CEO: Transform Your Vision of Your Board
Can you resolve to see your board differently?
I know of a few CEOs who see their boards as a necessary nuisance. They get through board meetings with lots of report outs and mostly forget about the board until the next meeting. On the other hand, there are CEOs who understand that their boards can be a huge asset. They see their board members as thought partners. They come to the board and say “Here’s something I have been thinking about. You all are great minds. What am I missing? What makes sense? Where do I need more information?” After all, nonprofits go through the process of getting people with lots of different skills, experience, and connections on their boards – remember that matrix? You should use those skills! Board members want to help!
I can recall several experiences where EDs have done this well. In one, the ED noted that there was an entire population that the organization was not serving – mostly because there was not a good funding source for this population. The ED proposed that the organization use unrestricted funding raised at the most recent annual event to run a pilot project. The ED had several proposals for how this would work, how it would be evaluated, what it would cost, and then asked the board to discuss it. We asked hard questions about risk, mission creep, and staffing. After a great conversation, we voted to go ahead. Notably, more than a dozen years later, this pilot program is key to the organization’s impact. The program has attracted many funders and nationwide attention.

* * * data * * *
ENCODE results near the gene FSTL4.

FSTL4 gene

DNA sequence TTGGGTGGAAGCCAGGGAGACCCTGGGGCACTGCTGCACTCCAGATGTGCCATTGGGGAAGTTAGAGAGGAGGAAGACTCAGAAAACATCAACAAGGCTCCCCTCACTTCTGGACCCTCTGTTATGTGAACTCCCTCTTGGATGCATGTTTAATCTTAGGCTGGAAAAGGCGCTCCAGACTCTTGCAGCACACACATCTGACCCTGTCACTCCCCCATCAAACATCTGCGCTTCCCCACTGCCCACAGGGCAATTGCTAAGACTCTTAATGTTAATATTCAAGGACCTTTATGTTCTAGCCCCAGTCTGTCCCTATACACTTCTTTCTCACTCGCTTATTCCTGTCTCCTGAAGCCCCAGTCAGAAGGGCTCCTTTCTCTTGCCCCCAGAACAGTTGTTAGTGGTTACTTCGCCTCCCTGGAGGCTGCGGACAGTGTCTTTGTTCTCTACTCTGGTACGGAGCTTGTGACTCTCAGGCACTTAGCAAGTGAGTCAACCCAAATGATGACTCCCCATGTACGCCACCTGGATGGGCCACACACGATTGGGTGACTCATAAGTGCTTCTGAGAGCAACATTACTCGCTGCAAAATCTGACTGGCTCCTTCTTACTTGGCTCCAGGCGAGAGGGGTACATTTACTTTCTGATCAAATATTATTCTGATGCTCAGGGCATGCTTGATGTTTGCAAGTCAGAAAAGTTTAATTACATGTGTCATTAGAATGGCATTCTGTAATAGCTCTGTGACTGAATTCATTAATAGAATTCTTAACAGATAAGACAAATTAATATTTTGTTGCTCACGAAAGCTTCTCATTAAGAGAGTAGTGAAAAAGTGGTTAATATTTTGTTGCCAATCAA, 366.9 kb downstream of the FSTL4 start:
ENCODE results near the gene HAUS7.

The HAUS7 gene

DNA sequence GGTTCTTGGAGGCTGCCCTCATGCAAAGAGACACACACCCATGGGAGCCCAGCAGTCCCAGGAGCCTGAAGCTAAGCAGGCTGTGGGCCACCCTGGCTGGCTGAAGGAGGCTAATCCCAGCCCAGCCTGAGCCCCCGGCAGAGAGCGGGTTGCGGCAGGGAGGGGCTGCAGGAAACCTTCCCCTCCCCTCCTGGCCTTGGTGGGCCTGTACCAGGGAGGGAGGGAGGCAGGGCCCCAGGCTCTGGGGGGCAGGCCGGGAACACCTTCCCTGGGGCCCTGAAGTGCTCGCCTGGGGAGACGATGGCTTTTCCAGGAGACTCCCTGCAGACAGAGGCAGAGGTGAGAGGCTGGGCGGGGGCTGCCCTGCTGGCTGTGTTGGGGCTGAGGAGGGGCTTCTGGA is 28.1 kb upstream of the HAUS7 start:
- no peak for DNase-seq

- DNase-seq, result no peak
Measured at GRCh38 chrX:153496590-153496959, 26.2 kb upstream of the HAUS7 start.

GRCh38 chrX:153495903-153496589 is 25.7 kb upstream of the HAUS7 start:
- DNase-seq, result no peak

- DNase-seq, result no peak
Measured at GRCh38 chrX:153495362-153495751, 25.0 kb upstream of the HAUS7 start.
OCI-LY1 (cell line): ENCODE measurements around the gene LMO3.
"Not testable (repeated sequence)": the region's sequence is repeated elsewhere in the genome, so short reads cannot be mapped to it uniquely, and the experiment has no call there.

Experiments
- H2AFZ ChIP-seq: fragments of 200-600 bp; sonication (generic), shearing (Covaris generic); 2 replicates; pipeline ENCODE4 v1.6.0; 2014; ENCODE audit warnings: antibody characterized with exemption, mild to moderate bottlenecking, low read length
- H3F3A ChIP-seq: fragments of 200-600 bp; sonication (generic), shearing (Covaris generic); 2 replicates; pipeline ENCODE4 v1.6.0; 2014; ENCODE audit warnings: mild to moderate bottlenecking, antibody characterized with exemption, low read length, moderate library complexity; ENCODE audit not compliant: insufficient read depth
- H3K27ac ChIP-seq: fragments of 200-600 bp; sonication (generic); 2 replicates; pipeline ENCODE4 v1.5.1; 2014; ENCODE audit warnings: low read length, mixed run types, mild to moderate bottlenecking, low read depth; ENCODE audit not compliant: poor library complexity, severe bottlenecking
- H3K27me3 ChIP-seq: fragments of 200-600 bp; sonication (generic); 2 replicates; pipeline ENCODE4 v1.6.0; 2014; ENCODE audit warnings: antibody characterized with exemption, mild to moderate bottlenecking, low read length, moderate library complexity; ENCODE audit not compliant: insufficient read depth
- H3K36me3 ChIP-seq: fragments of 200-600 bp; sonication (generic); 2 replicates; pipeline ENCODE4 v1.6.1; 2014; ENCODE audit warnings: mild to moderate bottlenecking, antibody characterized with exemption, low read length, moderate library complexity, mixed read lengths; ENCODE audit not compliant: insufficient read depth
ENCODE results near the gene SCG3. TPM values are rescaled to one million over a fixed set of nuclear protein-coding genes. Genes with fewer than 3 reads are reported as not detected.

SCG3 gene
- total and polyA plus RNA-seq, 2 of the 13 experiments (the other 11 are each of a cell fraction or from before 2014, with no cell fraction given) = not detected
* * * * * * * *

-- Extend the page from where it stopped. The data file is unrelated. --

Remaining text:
In another situation, the ED had some organizational and staffing issues. She came to the board – in executive session – and said “You all have great management and leadership experience. Here is what I have been thinking and the pros and cons as I see them. I know it’s my decision. But help me make my plan better.” We asked a lot of questions and gave lots of input. She came back at the next meeting with a revised plan which was implemented over the next six months. The result was that the organization was better poised to grow and have increased impact.
New Year’s Resolutions
Board Members: Come on time and prepared
Agenda Creators: Focus on engaging topics and generative discussion
Executive Directors: See board members as thought partners